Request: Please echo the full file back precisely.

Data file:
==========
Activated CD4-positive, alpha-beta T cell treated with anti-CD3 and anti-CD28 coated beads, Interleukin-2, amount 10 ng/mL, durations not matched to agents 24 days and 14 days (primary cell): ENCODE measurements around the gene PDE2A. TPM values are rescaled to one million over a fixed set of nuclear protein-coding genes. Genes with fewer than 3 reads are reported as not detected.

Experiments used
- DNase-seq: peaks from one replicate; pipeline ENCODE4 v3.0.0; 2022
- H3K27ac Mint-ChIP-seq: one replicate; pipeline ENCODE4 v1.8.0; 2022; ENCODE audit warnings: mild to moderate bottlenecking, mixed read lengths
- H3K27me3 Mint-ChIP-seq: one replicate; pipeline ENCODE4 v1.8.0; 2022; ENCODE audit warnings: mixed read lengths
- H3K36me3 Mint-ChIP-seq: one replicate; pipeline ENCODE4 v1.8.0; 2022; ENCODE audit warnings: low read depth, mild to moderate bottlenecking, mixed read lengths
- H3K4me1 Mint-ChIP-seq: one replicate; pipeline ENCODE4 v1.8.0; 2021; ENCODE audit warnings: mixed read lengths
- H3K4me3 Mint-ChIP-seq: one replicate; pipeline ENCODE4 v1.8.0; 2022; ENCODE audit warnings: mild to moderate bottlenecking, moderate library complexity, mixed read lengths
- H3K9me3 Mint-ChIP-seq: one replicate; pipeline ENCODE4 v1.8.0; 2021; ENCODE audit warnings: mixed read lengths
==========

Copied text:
Activated CD4-positive, alpha-beta T cell treated with anti-CD3 and anti-CD28 coated beads, Interleukin-2, amount 10 ng/mL, durations not matched to agents 24 days and 14 days (primary cell): ENCODE measurements around the gene PDE2A. TPM values are rescaled to one million over a fixed set of nuclear protein-coding genes. Genes with fewer than 3 reads are reported as not detected.

Experiments used
- DNase-seq: peaks from one replicate; pipeline ENCODE4 v3.0.0; 2022
- H3K27ac Mint-ChIP-seq: one replicate; pipeline ENCODE4 v1.8.0; 2022; ENCODE audit warnings: mild to moderate bottlenecking, mixed read lengths
- H3K27me3 Mint-ChIP-seq: one replicate; pipeline ENCODE4 v1.8.0; 2022; ENCODE audit warnings: mixed read lengths
- H3K36me3 Mint-ChIP-seq: one replicate; pipeline ENCODE4 v1.8.0; 2022; ENCODE audit warnings: low read depth, mild to moderate bottlenecking, mixed read lengths
- H3K4me1 Mint-ChIP-seq: one replicate; pipeline ENCODE4 v1.8.0; 2021; ENCODE audit warnings: mixed read lengths
- H3K4me3 Mint-ChIP-seq: one replicate; pipeline ENCODE4 v1.8.0; 2022; ENCODE audit warnings: mild to moderate bottlenecking, moderate library complexity, mixed read lengths
- H3K9me3 Mint-ChIP-seq: one replicate; pipeline ENCODE4 v1.8.0; 2021; ENCODE audit warnings: mixed read lengths